Bread, types, usage?

markg

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I know there's been plenty of threads on this but to see what's the latest thinking thought to have a thread.
I bought an ordinary fresh farmhouse loaf from the bakers and did not like it, the bread just did not work very well however, the last time I bought a brown Hovis Multi seeded loaf sliced and I liked this, does anyone prefer brown bread? I do and use it a lot. This loaf squeezed on the hook nicely and stayed on long enough but i find brown bread "soaks" more quickly than white and becomes soggy which is good as long it stays on the hook, do you think the seeds help, quite a long list of seeds in the loaf; I did not catch much but it was only my first try.
I usually use the dirt-cheap Morrison brown sliced which I find very good for making crusty bits or "flake" but will look for this Hovis multi seeded type more often.
 
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mikench

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I rarely have success with bread but did catch a few yesterday on it. Being me( not easy) I had a slice rolled flat, a slice untouched and the crust all from a white loaf. I made punch from the first two and just ripped the crust into roughly 1" squares and hair rigged them with the bait stop on the crusty side. I have lots of the free baitstops from Korum which comes with some baits and I used the dumbbell variety detaching 4 rather than 2. I was ably to cast at least once and could see the crust. I just allowed it to move right to left in the tow and gale force wind( why are gales in summer called a summer breeze).

My Nash butt stop based on a locking cam wasn't up to the task of stopping the rod being pulled forward so must think again.

Next time out I'm going to take the whole uncut loaf and tear chunks off.
 

s63

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Since finding this article I have had great success using bread especially for my Rudd fishing. Doesn’t fall off the hook even on a strong cast, although I do prefer it hair rigged on a quick stop, same piece of bread can be cast a few times. I prefer Warburtons which I make up the night before and cut the discs out with an old screw top from a gin bottle (Gordon’s naturally). Kept in a zip lock bag the bread stays fresh enough for at least 24 hours.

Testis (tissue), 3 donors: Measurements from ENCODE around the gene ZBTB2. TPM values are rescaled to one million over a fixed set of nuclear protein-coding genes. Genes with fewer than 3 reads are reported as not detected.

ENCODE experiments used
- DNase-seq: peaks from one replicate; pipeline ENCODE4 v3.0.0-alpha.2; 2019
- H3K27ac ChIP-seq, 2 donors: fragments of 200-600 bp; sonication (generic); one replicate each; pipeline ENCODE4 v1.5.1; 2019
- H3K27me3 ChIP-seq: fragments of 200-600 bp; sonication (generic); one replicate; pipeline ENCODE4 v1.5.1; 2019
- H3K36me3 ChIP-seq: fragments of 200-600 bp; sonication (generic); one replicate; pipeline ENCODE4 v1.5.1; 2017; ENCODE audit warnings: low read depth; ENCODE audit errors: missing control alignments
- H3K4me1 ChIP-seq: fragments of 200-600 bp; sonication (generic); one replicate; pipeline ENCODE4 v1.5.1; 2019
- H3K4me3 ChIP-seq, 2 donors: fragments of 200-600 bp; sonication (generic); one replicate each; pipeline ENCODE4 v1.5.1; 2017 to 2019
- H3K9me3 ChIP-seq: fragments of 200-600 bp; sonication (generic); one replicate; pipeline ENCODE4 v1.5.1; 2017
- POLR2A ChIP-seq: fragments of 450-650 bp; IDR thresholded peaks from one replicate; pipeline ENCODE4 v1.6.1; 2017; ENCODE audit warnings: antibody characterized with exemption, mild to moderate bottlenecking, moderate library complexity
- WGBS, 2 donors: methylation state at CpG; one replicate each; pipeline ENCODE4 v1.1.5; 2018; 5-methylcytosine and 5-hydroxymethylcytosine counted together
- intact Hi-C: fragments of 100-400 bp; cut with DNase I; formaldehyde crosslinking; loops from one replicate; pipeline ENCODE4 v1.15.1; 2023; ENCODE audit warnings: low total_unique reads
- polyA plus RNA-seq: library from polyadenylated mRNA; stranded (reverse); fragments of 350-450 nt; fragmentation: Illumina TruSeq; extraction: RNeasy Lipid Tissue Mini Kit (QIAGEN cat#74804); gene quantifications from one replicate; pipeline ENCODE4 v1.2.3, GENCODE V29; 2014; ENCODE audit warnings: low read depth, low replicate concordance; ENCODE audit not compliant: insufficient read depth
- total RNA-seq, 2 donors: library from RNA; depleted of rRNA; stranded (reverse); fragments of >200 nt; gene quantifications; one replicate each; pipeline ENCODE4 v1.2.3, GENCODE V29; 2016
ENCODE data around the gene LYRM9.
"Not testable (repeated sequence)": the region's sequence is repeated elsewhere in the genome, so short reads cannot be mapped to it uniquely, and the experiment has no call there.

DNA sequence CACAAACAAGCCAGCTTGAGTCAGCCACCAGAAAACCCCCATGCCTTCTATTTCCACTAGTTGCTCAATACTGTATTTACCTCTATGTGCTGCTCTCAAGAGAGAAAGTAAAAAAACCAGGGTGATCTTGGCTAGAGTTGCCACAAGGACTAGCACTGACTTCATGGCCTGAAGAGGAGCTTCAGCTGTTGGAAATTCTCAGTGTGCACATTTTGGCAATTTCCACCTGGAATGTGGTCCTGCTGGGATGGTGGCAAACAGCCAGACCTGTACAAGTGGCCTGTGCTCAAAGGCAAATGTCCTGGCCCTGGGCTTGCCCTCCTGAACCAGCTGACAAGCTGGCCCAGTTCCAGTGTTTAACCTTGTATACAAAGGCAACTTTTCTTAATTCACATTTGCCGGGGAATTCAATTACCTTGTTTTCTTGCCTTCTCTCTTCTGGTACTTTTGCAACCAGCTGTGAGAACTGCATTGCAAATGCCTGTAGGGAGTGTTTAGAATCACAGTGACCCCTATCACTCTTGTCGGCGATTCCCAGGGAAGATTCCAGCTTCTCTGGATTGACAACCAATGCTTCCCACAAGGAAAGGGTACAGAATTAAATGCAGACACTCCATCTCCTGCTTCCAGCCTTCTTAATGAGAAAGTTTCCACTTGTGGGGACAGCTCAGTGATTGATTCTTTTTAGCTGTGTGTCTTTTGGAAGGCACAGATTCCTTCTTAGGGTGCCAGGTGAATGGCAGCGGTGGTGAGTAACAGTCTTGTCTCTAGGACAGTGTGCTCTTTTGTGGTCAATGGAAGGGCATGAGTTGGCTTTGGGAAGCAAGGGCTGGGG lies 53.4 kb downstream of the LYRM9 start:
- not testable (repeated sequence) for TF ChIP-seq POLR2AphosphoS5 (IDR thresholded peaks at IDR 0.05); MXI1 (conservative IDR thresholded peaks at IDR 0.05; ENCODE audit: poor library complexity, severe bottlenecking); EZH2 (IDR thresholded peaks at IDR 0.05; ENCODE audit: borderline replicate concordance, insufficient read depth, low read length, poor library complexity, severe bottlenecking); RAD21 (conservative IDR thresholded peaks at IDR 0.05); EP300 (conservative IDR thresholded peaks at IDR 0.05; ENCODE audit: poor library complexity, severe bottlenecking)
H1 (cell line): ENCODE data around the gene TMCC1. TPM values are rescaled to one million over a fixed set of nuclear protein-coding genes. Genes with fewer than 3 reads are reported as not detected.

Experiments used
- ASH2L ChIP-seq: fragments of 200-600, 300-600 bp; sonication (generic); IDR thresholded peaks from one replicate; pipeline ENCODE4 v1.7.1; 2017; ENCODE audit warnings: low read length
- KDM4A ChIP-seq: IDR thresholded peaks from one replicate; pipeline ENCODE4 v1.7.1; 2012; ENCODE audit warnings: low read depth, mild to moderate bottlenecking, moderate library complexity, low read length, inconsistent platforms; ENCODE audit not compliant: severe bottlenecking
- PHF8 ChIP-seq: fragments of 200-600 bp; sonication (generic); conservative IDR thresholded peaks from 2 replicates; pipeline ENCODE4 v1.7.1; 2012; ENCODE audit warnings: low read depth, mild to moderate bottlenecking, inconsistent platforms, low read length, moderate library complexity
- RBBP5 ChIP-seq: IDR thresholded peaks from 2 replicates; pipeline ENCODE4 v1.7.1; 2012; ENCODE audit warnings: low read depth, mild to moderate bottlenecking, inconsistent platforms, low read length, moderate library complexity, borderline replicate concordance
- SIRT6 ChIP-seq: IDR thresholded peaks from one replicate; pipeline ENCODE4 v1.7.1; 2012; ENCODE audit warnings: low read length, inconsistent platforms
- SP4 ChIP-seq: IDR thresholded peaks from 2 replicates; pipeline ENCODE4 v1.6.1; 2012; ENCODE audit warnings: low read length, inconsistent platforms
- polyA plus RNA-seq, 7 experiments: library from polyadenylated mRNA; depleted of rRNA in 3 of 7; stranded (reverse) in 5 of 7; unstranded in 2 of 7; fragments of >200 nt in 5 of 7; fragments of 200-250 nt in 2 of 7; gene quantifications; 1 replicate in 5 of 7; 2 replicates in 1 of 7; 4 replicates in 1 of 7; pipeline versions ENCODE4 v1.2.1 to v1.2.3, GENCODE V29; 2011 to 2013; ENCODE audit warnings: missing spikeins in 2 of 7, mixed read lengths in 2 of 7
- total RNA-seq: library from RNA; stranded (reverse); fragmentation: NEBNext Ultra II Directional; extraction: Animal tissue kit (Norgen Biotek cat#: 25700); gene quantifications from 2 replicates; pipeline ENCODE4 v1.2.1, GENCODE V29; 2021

Idler's Quest: My Way with Bread
 

markg

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Since finding this article I have had great success using bread especially for my Rudd fishing. Doesn’t fall off the hook even on a strong cast, although I do prefer it hair rigged on a quick stop, same piece of bread can be cast a few times. I prefer Warburtons which I make up the night before and cut the discs out with an old screw top from a gin bottle (Gordon’s naturally). Kept in a zip lock bag the bread stays fresh enough for at least 24 hours.

Idler's Quest: My Way with Bread
That is an excellent article, I will follow that and try warburtons plus make myself a punch. The bloke seems to have really sussed it. Thanks.
 

theartist

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Not seen brown bread used much, think fish prefer white, fish like salt and anyone who's gone from eating white bread to brown will know how sallty white sliced is, I can't touch the stuff now due to the saltiness but the fish love it.

There's so many ways of fishing bread I imagine.

Been using white bread on ponds the last few years and it's been 50lb of fish every time, using two loaves of the cheapest supermarket stuff, the key as ever being feeding making sure to get through both loaves. Messy business firing out sloppy wet bread every cast but after a little while the fish are up in the water, it's almost like fishing for mullet and a lot fun fishing two foot deep getting flying bream, crucians, big roach and of course carp, with big bits of punch. Bird life and small roach are the only problem doing this so bigger bits of flake counter them a bit. Also a light pole float is so much more effective than a waggler for some reason doing this and the proper bites often take the float out of sight stripping line across the surface.

To think I spent so much time and money trying to work out soft pellets/paste when the white stuff is so good, I've yet to try it on a river for coarse fish yet do it all the time for mullet and bass, weird that one
 

wetthrough

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Idler's Quest: My Way with Bread
That's where I first saw the method and I've done it that way ever since, or nearly. I cut the bread into about 10mm strips and just tear off what I want and fold it etc. Works well although the last couple of trips it's been coming off too easily. Not sure why but might be because the bread has been in the freezer too long. My preference is for Hovis medium for the flake and Hovis thick for punch. The thick seems to work better for punch but it's too thick for flake, for me. Might be something to do with my punches.
 

john step

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Re Idlers Quest and punching out discs. Have a look for Drennan Flake Punches if they still do them. They do exactly that in different sizes but pear shaped. Very good way of fishing bread.
 

barbelboi

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Stopped using white for many instances a few years ago - 50/50 serves me very well especially for trotting (another long time user of the Drennan Flake Punch).